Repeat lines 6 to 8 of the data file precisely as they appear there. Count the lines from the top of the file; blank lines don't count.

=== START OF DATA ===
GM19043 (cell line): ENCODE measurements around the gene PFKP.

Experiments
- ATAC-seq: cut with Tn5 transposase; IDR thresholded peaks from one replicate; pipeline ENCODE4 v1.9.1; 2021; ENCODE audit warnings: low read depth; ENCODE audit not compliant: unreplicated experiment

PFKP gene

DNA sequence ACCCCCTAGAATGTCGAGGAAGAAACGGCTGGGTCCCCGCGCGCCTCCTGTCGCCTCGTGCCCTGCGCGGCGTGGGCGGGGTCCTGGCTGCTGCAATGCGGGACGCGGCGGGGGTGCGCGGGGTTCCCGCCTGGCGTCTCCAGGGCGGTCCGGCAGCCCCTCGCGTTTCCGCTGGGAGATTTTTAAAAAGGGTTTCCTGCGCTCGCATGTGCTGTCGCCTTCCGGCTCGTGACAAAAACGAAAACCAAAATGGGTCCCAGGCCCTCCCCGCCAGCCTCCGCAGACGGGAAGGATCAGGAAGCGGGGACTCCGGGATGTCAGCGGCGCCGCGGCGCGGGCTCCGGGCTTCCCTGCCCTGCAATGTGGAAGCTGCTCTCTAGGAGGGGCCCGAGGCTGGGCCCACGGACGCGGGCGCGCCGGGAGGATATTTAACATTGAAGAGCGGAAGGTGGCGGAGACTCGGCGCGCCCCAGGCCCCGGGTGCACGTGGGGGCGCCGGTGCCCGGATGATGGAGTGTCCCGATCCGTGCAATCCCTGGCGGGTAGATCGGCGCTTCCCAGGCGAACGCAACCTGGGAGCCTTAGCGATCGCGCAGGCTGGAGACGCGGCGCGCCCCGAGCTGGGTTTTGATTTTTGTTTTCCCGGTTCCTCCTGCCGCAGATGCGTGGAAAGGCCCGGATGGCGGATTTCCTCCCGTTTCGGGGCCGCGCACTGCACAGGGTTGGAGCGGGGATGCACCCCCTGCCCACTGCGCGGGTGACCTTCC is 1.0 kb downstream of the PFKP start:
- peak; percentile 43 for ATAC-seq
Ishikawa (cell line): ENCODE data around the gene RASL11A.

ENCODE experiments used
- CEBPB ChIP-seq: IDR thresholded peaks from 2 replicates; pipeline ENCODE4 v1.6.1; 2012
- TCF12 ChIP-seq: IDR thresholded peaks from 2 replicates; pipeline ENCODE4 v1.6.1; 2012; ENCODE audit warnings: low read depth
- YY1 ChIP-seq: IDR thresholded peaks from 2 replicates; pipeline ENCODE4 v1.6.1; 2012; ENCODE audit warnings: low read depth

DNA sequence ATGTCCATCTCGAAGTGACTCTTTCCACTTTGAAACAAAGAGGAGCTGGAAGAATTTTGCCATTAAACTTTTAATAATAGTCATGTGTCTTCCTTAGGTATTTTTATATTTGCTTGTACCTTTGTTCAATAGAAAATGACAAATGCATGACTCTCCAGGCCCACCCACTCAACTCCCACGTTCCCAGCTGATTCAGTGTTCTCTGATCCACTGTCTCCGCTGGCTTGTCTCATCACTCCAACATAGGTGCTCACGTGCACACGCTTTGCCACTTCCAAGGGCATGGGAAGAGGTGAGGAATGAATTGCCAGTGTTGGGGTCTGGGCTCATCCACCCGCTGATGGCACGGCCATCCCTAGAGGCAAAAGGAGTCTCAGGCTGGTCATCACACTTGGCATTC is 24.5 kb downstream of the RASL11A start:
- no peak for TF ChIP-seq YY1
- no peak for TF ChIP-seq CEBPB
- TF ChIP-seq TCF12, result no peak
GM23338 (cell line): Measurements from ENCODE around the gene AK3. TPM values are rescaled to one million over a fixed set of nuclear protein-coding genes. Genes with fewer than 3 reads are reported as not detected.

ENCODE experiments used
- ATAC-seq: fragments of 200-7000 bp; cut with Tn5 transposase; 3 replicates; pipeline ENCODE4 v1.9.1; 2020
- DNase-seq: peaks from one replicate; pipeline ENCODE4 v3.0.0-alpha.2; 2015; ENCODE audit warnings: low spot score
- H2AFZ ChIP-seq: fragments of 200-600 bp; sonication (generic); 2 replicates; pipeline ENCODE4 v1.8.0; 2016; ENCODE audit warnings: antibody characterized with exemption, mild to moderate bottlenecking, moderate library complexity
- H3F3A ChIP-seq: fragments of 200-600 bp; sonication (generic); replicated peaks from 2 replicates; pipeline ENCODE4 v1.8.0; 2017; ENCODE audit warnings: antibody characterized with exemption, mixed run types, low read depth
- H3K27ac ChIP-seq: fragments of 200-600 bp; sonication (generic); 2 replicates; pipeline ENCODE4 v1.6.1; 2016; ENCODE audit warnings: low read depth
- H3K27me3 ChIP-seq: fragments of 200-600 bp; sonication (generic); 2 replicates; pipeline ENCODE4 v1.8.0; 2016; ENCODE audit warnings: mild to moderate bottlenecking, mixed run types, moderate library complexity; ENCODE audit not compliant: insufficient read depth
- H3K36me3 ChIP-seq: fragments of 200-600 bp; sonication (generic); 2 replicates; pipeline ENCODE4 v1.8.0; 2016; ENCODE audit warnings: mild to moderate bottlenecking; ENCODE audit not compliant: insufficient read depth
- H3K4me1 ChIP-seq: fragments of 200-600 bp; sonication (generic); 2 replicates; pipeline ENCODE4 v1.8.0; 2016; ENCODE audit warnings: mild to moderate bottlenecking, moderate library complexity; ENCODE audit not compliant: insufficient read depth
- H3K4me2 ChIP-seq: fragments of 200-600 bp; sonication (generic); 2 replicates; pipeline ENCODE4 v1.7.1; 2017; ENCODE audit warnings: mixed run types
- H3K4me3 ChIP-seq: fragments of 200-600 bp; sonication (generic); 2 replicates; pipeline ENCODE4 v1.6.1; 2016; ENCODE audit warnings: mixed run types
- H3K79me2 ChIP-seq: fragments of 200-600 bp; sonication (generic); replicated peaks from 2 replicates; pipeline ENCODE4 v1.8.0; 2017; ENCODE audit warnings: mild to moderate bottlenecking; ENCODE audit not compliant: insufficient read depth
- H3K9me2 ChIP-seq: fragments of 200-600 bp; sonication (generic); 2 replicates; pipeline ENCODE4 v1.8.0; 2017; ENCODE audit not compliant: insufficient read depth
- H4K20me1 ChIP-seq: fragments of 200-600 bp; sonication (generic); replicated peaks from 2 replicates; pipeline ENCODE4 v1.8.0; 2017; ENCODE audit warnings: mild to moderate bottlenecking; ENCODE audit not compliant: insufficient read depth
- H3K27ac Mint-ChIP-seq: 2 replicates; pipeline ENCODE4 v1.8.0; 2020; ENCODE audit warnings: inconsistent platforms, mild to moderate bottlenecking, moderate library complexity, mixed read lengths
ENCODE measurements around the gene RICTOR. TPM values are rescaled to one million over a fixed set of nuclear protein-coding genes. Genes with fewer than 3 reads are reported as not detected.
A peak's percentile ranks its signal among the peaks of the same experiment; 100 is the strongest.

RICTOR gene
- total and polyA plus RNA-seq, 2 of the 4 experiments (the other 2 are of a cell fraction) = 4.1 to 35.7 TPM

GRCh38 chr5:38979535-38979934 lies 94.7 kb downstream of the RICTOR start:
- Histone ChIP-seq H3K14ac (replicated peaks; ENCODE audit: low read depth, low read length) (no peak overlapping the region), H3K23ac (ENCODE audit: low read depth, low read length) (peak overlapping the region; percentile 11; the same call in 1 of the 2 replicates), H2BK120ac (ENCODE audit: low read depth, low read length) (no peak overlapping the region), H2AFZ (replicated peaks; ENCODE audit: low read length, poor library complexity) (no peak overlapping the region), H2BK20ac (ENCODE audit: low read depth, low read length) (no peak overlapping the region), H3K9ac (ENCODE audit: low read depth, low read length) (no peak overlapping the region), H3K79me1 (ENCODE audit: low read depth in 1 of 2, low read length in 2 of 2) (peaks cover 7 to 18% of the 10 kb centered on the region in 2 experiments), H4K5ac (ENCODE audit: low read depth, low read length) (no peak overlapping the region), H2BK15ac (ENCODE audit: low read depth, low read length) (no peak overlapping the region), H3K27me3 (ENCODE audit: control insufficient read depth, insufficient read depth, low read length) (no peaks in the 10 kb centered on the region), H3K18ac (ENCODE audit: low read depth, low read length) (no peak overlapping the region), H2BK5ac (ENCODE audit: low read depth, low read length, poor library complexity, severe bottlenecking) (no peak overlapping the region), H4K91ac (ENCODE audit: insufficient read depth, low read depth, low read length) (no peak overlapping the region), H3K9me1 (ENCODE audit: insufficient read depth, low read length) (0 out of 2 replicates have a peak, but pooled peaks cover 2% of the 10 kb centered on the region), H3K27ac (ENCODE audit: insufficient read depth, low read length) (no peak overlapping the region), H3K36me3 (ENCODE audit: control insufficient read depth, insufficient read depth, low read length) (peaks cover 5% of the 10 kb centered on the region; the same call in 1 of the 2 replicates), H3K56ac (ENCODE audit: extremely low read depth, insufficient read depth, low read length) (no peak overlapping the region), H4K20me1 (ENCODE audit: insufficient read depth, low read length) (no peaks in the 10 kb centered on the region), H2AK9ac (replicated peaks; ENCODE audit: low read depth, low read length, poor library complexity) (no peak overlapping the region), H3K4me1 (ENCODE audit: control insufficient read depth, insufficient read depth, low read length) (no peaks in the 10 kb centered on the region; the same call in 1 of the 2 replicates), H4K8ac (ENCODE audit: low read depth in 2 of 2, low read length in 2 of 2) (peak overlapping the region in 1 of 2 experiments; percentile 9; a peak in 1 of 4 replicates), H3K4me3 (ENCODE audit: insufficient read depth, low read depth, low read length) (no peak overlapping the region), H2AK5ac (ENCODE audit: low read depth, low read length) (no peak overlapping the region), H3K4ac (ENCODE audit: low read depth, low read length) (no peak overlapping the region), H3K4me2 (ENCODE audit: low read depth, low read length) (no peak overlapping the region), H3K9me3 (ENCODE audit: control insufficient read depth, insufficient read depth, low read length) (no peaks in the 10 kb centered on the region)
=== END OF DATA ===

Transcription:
- peak; percentile 43 for ATAC-seq
Ishikawa (cell line): ENCODE data around the gene RASL11A.

ENCODE experiments used